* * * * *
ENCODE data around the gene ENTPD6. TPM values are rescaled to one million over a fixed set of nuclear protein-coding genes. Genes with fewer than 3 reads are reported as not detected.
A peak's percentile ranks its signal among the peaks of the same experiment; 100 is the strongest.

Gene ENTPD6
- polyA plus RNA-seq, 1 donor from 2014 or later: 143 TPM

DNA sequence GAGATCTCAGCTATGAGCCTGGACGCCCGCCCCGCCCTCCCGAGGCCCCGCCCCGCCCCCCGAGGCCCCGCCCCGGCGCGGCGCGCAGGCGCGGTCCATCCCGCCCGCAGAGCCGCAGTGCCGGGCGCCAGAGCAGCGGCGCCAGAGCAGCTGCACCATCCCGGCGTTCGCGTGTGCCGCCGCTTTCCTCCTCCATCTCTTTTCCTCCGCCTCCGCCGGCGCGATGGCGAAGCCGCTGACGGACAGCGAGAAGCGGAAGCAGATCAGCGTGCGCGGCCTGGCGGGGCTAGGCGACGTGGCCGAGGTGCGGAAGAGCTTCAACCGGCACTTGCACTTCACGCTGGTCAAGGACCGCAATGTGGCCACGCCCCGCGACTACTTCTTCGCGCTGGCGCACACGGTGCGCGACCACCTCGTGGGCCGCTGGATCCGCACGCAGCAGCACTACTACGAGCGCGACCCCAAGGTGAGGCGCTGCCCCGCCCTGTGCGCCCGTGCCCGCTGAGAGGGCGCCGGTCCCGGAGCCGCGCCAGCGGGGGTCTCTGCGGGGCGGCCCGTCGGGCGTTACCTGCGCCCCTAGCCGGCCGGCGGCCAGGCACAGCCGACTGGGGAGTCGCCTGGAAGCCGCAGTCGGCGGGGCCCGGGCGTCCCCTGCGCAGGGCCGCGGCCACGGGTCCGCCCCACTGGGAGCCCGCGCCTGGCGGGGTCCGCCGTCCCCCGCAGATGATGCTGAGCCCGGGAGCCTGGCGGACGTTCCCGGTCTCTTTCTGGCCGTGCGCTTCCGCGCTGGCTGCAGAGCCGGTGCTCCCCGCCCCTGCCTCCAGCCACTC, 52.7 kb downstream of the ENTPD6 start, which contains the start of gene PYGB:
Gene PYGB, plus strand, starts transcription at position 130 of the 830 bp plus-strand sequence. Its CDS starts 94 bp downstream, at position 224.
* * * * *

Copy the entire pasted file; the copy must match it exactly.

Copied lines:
ENCODE data around the gene ENTPD6. TPM values are rescaled to one million over a fixed set of nuclear protein-coding genes. Genes with fewer than 3 reads are reported as not detected.
A peak's percentile ranks its signal among the peaks of the same experiment; 100 is the strongest.

Gene ENTPD6
- polyA plus RNA-seq, 1 donor from 2014 or later: 143 TPM

DNA sequence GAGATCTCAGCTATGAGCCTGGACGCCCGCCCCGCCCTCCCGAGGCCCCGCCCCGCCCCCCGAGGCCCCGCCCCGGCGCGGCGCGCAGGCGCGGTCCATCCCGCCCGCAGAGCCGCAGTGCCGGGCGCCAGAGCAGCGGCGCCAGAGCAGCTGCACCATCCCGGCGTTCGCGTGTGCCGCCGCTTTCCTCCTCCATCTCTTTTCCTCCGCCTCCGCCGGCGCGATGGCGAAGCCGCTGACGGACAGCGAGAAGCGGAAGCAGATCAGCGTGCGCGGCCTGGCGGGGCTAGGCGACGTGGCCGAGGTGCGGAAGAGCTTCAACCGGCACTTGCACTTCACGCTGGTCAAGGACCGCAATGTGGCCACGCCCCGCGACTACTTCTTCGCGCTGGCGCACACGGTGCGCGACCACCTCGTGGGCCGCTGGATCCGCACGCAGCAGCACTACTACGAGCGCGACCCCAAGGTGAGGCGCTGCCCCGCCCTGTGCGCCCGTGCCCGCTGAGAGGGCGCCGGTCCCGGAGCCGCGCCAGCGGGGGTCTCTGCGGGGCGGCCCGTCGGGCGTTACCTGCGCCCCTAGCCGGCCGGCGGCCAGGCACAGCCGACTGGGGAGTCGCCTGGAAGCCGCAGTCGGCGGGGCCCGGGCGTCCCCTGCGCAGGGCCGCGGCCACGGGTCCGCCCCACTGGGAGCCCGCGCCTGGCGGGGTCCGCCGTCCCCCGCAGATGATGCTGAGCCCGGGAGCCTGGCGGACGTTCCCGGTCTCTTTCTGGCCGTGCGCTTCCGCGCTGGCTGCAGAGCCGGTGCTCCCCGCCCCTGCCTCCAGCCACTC, 52.7 kb downstream of the ENTPD6 start, which contains the start of gene PYGB:
Gene PYGB, plus strand, starts transcription at position 130 of the 830 bp plus-strand sequence. Its CDS starts 94 bp downstream, at position 224.